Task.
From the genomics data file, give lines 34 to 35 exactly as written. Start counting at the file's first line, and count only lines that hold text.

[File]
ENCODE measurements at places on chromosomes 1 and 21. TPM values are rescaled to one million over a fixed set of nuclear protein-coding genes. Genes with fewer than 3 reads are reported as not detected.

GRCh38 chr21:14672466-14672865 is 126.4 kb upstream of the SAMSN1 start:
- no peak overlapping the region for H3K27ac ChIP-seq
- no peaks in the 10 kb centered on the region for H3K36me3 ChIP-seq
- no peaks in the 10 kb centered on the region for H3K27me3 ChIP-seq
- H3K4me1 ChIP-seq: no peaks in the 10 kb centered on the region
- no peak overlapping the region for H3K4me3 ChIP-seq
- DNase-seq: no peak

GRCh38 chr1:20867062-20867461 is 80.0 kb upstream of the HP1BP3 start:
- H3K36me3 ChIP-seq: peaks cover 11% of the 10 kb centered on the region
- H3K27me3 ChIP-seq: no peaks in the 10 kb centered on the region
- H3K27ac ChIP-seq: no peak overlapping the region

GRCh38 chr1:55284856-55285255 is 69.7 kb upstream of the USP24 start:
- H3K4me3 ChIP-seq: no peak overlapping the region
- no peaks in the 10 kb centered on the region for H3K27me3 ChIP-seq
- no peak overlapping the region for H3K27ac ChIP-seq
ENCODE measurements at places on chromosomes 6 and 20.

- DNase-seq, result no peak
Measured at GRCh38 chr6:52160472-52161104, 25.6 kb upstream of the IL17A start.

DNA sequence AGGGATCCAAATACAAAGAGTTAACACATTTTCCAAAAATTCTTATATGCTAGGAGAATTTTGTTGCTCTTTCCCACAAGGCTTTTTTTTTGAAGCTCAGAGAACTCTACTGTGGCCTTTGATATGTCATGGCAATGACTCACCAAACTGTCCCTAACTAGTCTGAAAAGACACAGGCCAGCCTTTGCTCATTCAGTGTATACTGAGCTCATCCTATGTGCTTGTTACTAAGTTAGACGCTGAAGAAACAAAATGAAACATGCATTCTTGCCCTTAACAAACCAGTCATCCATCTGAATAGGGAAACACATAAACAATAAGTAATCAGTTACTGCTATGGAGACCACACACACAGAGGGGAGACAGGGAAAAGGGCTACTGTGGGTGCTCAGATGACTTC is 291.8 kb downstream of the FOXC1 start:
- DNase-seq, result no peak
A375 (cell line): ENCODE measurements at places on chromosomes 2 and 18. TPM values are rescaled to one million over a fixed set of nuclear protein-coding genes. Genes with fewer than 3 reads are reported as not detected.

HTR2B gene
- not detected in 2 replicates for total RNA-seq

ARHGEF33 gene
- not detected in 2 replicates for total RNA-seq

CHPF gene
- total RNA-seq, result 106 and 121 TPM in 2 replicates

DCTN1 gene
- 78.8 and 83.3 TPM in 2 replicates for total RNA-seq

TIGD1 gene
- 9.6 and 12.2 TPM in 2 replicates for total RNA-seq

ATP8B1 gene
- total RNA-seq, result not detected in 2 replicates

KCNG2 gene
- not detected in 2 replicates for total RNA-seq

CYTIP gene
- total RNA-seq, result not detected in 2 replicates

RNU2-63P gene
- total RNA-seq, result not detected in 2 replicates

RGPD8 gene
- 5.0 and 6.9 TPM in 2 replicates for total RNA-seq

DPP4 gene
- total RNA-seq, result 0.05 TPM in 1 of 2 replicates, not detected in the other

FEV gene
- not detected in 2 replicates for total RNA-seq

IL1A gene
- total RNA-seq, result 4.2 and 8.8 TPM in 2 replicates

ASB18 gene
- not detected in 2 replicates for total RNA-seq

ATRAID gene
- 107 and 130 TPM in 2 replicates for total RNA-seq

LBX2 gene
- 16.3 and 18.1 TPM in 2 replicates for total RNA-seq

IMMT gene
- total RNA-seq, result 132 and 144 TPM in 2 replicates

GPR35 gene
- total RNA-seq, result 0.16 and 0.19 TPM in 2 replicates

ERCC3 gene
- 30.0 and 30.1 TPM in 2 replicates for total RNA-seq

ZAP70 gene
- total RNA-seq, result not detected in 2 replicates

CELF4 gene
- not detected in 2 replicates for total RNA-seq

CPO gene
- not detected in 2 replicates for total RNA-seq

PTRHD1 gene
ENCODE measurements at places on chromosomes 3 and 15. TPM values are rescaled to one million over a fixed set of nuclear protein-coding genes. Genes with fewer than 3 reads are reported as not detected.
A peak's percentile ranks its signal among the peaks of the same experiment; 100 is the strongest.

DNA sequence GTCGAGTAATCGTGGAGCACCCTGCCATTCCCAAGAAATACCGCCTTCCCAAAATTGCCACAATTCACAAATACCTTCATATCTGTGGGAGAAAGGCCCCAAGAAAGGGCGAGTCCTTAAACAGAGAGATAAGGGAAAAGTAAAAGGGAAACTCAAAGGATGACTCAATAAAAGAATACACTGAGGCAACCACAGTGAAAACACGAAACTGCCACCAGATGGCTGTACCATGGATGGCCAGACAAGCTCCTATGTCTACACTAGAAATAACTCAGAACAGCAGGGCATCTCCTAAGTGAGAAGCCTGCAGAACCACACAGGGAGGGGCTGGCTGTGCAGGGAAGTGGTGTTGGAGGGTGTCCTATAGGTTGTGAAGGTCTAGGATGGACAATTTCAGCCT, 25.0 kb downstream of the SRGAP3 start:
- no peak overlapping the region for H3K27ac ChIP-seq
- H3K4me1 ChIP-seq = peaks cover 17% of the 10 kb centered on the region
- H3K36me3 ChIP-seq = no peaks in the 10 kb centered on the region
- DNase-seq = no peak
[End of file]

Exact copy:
- total RNA-seq, result not detected in 2 replicates

KCNG2 gene